for more news download the cbs news app on your cell phone or connected tv. i'm matt piper, cbs news, new york. this is the "cbs overnight news." tonight a beautiful day in new york city turned into a nightmare for people in the heart of manhattan. police say a yellow cab collided with a cyclist before jumping the curb and then striking several people who were eating outside a bagel shop. authorities say a group of good samaritans rushed to help. six victims including the taxi driver were taken to the hospital for treatment. three people have life threatening injuries. we have a lot of news to get to tonight. cbs's meg oliver was there at the scene. good evening, meg. >> reporter: nonorah, good
3:31 am
evening. you can see the debris in front of the bagel shop where the taxi jumped the curb and plowed into a group of people. >> mass casualty incident. >> reporter: in just seconds a bustling sidewalk became the scene of carnage and chaos. this yellow taxi turned left on to broadway and first struck a cyclist, then slowed down before jumping a curb and speeding up careening into a crowd of pedestrians. >> car into the building with multiple injuries. >> reporter: police say the taxi pinned two women against a building wall. witnesses said a woman was trapped under the car. >> i see the courage. remarkable scene took place. about 15 to 20 new yorkers attempted to pick this cab off these women. >> obviously the gruesomist thing i've ever seen. >> reporter: john and garrett saw the aftermath. >> there was one girl missing from the knee down and she had a compound fracture on her ankle and the other lady was face down. her left leg was pretty bad. >> reporter: in all, police said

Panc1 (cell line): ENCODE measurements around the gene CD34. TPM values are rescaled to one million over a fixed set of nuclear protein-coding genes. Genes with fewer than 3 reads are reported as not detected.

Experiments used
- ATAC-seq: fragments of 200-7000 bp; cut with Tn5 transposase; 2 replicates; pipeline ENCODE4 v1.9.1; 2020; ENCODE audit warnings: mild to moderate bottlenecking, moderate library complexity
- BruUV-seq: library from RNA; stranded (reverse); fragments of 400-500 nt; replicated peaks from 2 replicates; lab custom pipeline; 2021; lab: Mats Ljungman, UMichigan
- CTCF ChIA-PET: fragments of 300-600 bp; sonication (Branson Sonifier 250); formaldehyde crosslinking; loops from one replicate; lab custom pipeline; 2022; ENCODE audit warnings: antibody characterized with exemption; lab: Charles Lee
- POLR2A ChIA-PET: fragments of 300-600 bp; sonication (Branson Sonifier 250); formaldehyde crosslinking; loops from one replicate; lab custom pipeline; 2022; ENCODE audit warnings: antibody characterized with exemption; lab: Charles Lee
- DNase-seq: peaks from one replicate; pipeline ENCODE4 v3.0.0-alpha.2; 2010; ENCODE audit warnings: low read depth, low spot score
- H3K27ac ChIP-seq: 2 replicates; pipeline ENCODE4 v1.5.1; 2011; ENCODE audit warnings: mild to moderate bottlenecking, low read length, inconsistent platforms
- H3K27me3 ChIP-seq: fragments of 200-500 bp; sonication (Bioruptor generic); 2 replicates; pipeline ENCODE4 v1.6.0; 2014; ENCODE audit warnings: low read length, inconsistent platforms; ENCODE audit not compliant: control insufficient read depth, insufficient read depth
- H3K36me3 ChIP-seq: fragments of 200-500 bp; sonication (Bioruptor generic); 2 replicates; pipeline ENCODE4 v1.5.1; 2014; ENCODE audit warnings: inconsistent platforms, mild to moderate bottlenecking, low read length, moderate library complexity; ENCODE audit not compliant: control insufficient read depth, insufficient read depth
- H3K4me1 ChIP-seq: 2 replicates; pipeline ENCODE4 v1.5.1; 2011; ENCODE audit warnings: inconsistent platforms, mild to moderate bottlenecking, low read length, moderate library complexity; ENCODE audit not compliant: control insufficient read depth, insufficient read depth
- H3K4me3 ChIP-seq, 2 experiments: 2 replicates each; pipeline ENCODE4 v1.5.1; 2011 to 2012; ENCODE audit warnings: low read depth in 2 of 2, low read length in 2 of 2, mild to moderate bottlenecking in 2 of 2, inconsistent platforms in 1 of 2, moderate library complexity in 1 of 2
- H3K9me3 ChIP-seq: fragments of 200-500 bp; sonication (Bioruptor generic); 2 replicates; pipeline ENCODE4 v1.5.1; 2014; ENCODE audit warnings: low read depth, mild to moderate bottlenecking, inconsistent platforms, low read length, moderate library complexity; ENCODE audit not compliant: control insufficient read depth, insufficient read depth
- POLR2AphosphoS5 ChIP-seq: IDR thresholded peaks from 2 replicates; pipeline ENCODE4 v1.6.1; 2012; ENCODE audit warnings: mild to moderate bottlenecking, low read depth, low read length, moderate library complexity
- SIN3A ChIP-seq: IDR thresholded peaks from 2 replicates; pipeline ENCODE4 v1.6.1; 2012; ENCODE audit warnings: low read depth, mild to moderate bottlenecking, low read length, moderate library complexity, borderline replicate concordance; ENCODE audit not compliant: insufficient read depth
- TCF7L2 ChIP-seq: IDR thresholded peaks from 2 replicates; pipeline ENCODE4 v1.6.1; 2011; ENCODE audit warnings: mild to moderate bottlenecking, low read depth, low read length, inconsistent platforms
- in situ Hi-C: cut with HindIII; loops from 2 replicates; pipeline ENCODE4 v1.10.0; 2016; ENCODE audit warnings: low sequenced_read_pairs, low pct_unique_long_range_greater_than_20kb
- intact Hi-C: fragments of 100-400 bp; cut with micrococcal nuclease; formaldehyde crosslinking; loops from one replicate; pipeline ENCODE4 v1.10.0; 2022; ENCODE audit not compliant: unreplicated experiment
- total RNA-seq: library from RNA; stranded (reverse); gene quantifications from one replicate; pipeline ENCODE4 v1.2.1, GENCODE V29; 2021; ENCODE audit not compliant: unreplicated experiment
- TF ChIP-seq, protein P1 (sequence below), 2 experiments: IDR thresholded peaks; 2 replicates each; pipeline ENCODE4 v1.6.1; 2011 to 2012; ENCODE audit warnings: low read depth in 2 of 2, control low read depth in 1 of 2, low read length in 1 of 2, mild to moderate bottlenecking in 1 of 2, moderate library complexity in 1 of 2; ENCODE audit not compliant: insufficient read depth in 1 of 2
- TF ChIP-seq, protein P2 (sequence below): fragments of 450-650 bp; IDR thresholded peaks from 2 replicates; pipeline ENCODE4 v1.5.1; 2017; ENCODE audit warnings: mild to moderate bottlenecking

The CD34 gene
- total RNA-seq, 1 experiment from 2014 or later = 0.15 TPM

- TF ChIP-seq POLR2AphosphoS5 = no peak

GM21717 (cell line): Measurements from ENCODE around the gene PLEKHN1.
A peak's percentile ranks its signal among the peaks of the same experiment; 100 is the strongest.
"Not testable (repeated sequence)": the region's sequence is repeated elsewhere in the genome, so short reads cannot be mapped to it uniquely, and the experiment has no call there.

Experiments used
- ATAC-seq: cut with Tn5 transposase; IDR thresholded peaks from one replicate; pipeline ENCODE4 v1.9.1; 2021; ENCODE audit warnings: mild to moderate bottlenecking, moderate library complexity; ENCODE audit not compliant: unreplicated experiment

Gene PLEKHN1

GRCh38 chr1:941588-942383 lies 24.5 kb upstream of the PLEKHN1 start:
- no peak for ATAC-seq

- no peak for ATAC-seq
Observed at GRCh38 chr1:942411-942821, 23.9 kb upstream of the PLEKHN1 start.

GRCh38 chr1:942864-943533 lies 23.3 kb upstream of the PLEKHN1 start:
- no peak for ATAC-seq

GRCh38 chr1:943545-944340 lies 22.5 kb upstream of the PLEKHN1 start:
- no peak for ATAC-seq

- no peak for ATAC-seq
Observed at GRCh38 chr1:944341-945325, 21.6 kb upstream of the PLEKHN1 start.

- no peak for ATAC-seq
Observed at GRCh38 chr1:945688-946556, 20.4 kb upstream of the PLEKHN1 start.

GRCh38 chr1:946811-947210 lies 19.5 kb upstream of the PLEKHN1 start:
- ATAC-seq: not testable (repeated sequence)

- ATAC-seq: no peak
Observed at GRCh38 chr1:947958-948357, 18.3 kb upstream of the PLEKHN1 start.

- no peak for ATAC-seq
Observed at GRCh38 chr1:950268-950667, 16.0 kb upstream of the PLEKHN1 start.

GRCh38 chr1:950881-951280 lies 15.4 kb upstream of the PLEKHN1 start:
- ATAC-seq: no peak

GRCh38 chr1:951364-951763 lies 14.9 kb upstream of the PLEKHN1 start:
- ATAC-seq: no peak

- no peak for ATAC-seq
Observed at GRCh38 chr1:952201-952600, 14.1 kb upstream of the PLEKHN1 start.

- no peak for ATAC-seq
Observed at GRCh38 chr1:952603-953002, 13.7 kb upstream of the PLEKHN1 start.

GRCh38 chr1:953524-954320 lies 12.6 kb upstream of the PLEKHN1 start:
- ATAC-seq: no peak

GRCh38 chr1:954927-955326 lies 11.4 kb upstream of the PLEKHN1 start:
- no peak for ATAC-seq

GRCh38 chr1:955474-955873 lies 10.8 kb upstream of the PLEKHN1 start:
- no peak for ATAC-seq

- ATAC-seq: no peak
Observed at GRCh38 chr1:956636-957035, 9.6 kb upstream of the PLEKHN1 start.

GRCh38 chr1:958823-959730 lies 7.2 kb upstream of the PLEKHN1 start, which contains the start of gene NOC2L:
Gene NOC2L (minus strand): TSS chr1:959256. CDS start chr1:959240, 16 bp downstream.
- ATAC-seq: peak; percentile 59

3:32 am
six people were hurt including the taxi driver. bystanders quickly jumped in to help before paramedics arrived. >> we were getting ice and taking like aprons out. we got a belt on somebody to provide a tourniquet. you feel for the people around you. it was very, very traumatizing. >> reporter: one witness says the cab driver crawled out of the car and appeared disoriented. he was later treated at a hospital. meantime, police say this may have been an accident but the investigation continues. norah. >> just awful. meg oliver, thank you. tonight airlines are working to get back on track after another weekend of travel nightmares due to weather and staffing shortages. airlines have canceled more than 5300 flights and delayed more than 32,000 others since thursday leaving passengers frustrated and looking for answers. cbs's michael george is at newark international airport with the latest. >> it's terrible to fly right now. >> reporter: mckenzie roberts